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06-05-2010, 12:13 AM   #271
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Hillerby, let me ask you the question everyone wants to ask: when will you post more? I really do enjoy reading your posts so please write as much as you can! Maybe we could even get to see a photo or two (or ten ).

06-05-2010, 08:25 AM   #272
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"Other" Shooting Assignments

Before I start rambling on again, I'd like to address the question posted by "Howdy" {A New Member}. I'll continue to post here as long as there is an interest expressed by others and as long as questions continue to arise. I began this thread almost a year ago at the request of another member of this forum and to date we've had something over 19,000 viewed the thread. So long as that continues, i'll be here.
I'll get more photos as I come across them. You have to remember that most of my photos have been packed away in boxes for over 40 years. As we've moved several times during that time, I sometimes think only "God knows where they all are". Nevertheless, I will put more photos up in time. If you'll go back to the beginning of this thread, you'll find that I've already posted several pictures.
Now, to the subject at hand ... "Other Shooting Assignments". We occasionally had other types of assignments other than the "Combat Operations" that I've mentioned so many times. We didn't get them very often, and some were rather boring, but we shot em' anyway. An example would be the typical "Shakes and Grins". These were shots made when someone was given an award, decoration, etc. I hated these and didn't do any when I was in Nam', but did shoot a lot of that kind of stuff when I returned to the Stateside assignment.
The very first assignment I shot when I arrived in country in 1966 was doing the still shots for an "Ammunition Survey" that was being conducted by the Pentagon. When the Pentagon sent the request to our HQ, no one wanted the job, but being newly arrived in country, I was anxious and willing to get to work. The Pentagon had sent a Colonel and two high ranking civilian employees from the D.C. to review, study and report on ammunition and ordinance. They requested a still photographer (me) and a mopic photographer to accomany them. Basically, they were conducting a study on how ordinance was being transported, handled, stored and used in Vietnam. Moreover, they also wanted images of it's effects on the battlefield and on the enemy and their positions.
We traveled up north of Danang and worked our way back south to Saigon. We were in a different location every day, and shooting something different every day. Not a terribly challenging assignment, but it was my first trip out and I enjoyed the experience of being away from HQ for about a week or so.
Another B.S. shoot was an assignment we got to travel to a location where a couple of important communications facilities were being built. This was an assignment for a Department of the Army request. They wanted color slides of the facilitiy itself, as well as the equipment being installed, tested, and utilized. This particular job only took a couple of days and was pretty much boring as hell! Another similar assignment was a trip I made to Cam Ran Bay to shoot the construction of a deep water port that was constructed there.
I shot one assignment for MACV HQ for Genl. Westmorland. He was to make a trip to D.C., or Honolulu, or someplace to give a briefing to some other high ranking officials an requested color slides of a series of Maps, Charts, Graphs, Posters, etc. that were in the "War Room" at MACV. I guess he needed the color slides to use for his "dog and pony show" that was to be given.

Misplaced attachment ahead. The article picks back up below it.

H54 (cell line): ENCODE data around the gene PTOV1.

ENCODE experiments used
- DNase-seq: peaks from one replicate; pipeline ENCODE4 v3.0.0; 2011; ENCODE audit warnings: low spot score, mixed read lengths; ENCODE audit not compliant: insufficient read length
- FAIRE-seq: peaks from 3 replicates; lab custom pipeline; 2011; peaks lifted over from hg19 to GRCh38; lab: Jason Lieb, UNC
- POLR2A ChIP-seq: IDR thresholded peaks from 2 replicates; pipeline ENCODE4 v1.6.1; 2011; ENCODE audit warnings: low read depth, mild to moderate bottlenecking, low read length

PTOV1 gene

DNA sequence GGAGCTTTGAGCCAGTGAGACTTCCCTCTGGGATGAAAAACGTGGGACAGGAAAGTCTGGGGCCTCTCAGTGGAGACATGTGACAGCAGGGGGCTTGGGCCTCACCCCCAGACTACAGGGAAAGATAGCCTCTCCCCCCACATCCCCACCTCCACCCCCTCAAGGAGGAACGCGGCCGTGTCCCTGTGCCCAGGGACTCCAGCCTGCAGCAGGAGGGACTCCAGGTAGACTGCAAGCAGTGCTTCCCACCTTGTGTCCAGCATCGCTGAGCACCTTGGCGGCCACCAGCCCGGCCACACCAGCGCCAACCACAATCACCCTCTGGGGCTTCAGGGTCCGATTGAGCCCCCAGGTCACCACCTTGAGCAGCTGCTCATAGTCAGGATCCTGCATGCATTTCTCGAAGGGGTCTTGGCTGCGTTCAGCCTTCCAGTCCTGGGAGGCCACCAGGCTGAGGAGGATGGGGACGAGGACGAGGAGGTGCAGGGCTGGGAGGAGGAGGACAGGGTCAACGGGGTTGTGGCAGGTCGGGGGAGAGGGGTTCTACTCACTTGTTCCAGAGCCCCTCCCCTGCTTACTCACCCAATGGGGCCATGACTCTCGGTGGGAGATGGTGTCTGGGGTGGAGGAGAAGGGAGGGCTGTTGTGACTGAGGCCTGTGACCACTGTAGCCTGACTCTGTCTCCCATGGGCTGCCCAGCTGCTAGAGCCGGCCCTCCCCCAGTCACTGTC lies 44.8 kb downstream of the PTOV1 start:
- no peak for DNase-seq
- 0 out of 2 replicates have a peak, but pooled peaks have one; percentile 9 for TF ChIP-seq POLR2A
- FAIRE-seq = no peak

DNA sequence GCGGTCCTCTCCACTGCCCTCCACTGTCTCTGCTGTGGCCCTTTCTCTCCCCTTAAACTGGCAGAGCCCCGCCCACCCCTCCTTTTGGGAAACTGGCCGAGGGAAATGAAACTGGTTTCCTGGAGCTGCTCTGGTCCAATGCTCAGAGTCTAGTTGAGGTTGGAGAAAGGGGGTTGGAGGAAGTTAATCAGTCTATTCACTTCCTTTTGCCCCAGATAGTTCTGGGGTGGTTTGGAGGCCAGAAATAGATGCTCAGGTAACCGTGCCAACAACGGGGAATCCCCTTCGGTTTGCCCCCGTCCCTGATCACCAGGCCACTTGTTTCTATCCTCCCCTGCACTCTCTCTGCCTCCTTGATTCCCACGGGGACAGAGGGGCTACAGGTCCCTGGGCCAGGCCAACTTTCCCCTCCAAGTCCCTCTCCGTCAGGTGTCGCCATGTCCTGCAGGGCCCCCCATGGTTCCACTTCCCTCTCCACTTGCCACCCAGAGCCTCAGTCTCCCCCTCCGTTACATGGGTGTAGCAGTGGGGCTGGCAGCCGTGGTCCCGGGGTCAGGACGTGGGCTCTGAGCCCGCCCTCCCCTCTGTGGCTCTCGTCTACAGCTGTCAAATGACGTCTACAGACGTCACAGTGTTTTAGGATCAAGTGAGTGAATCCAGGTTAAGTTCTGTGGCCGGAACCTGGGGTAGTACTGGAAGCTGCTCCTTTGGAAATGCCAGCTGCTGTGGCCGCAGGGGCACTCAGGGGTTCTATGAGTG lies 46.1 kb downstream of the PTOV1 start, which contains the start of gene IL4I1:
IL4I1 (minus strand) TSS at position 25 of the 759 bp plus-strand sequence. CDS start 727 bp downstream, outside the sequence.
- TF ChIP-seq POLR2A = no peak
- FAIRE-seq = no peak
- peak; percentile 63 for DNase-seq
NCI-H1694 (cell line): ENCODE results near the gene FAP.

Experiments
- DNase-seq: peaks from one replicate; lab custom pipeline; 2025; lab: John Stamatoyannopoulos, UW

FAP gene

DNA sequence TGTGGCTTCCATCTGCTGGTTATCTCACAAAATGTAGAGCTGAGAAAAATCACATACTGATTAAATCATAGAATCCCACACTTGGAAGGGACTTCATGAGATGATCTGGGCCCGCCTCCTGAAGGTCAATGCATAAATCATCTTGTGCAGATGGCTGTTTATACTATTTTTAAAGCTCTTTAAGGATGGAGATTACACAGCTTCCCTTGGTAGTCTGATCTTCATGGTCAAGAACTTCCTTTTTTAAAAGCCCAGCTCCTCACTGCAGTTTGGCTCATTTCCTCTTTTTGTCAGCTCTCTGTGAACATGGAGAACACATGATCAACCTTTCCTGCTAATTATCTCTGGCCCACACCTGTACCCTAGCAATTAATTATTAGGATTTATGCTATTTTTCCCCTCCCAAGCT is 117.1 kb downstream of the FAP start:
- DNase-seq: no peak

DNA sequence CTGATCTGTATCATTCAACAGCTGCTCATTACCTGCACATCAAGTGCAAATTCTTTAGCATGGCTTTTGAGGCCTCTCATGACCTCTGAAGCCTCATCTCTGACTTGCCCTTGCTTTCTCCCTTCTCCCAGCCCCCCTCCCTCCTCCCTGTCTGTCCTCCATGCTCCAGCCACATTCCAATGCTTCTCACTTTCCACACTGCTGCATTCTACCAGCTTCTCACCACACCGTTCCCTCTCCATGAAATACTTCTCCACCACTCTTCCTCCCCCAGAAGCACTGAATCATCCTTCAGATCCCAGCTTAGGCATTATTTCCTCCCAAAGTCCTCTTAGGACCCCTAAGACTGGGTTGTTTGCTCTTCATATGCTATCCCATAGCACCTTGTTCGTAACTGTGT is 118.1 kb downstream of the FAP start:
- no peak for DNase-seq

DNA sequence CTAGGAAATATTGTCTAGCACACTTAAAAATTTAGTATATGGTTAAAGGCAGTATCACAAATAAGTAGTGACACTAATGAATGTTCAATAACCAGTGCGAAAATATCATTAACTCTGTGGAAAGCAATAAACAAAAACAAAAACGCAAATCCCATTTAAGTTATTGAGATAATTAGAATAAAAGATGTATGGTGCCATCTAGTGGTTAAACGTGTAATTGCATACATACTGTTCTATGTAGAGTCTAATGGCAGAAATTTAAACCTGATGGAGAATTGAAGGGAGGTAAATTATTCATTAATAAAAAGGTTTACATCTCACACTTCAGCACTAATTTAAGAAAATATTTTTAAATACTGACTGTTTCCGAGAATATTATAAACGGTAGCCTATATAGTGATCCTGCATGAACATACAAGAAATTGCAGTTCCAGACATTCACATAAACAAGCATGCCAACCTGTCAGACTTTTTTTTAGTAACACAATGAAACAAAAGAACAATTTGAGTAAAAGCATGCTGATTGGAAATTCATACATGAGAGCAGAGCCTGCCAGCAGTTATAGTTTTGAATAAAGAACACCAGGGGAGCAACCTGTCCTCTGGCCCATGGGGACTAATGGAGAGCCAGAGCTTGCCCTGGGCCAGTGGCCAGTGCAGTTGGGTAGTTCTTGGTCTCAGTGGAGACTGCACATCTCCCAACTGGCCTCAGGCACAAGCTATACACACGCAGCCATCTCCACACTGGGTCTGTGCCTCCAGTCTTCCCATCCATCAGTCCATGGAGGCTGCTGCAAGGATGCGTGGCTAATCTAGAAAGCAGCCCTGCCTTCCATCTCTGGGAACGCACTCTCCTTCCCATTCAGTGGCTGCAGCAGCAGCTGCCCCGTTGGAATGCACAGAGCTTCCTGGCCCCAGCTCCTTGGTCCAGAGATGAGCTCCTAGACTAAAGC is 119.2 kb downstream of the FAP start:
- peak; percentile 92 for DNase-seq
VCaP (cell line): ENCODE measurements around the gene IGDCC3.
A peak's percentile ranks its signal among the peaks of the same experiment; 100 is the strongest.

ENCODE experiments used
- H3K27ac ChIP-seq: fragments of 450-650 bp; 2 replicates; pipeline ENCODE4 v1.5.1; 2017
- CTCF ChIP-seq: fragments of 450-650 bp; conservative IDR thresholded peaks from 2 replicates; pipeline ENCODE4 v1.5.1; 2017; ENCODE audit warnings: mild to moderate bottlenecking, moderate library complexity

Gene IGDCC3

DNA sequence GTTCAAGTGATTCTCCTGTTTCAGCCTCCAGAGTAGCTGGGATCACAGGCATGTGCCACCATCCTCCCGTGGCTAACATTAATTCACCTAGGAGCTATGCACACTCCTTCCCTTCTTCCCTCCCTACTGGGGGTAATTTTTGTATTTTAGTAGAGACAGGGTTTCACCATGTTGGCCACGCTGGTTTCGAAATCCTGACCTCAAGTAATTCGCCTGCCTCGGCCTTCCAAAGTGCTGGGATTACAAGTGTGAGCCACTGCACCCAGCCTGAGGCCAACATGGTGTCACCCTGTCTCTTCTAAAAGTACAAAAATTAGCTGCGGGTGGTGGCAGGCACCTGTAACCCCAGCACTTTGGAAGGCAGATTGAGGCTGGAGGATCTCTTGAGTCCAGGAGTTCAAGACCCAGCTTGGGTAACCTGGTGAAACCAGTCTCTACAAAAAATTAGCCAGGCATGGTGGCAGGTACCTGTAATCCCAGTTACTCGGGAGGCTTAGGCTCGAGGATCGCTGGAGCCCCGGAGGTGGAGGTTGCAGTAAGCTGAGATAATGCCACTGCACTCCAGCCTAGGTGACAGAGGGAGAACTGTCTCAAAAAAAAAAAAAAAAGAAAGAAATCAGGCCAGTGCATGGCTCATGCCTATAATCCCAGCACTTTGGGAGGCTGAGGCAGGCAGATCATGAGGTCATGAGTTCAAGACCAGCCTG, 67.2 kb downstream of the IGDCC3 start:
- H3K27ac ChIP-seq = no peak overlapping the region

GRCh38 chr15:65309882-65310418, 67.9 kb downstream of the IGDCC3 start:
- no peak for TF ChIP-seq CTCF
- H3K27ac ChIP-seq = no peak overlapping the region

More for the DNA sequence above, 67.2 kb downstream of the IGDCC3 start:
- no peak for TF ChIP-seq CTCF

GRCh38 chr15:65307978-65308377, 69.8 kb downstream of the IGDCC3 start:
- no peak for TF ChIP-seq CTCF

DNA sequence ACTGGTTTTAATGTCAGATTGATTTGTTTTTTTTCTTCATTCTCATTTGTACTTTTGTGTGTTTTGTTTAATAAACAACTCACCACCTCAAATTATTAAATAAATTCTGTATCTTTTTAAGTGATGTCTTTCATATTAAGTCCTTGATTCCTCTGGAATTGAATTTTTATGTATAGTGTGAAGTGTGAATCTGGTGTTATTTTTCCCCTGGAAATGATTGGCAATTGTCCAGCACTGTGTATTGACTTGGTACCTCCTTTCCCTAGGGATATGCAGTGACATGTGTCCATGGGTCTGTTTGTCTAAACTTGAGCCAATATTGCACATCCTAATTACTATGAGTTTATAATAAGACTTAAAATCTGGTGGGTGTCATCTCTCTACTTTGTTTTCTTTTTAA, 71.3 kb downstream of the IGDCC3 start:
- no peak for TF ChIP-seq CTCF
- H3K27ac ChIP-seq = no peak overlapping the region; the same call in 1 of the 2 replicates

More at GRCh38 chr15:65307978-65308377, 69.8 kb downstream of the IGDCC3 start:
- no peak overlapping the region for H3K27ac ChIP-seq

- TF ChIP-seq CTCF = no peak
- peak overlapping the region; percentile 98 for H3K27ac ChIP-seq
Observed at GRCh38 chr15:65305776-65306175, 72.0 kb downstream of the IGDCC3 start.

There's really only one of the "other assignments" that really sticks with me. I was told that an individual was to pick me up to shoot some color and B/W shots ..... that's all I was instructed! Now this assigment (I learned a year later) was requested by a Federal Agency usually know by 3 alphabetic characters. I'll only say that it was not the I.R.S., F.B.I., or the A.T.F!
Anyhow, this individual in civilian clothing picks me up and we begin to drive to a location in Saigon. The only instruction he gave me were as follow:
1. You can't shoot any photos on the way to the location as they might tend to show the general area of the location of the shoot.
2. You can't shoot any shots of the facility itself from outside as it might reveal the actual location itself.
3. Once inside the building (it appeared to have been a civilian residence) you can't shoot any pictures that include a window or door entry to the outside. Again, this was to prevent identification of the location.
4. You are to shoot photos of me (can't reveal my face .... only the back of head), you will shoot two other individuals in the building.
Now, fast foward a year later, I'm watching the evening news and these photos show up on TV! It turns out the "other two" individuals were a Vietnamese man and his wife. He was the highest ranking NVA officer in American custody at the time. I never learned when, how, or where he was taken, but if I recall, he had been a Colonel in the North Vietnamese Army.
In reflecting on these "other assignments", those are the only ones I remember doing.
As previously mentioned, we did't get these very often but we welcomed them .... boring or not; simply because it would be another day or two that we weren't on "Combat Operations". As a Combat Photographer, we were much more accostomed to being in the field and often tired, hungry, and often shot at. As a result, anything that would get us out of that environment for even a short while was welcomed.
I beginning to "ramble on", so I'll close this post and in my next posting, I'll try to give a little more detail on the Combat Operations.
Thanks again for the interest and the questions.
06-05-2010, 08:43 AM   #273
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Different times, eh?? Today, if you were doing a "special assignment" you'd probably have to fight your way through 25 civilian photogs!! Photograpically, things sure seem different today in the Middle East than V.

Enjoy the stories and recollections Bob - keep 'em coming!! Thanks!
06-05-2010, 09:22 AM   #274
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Chip,
I'm not sure you'd have to fight off the civilian press today as much as then. One of the advantages a Combat Photographer (military) had then and now is that you have access to units and locations that civilians don't.
The other big thing is that because you're wearing a uniform, there is an element of trust and brotherhood that the civilians can never obtain.

06-05-2010, 01:14 PM   #275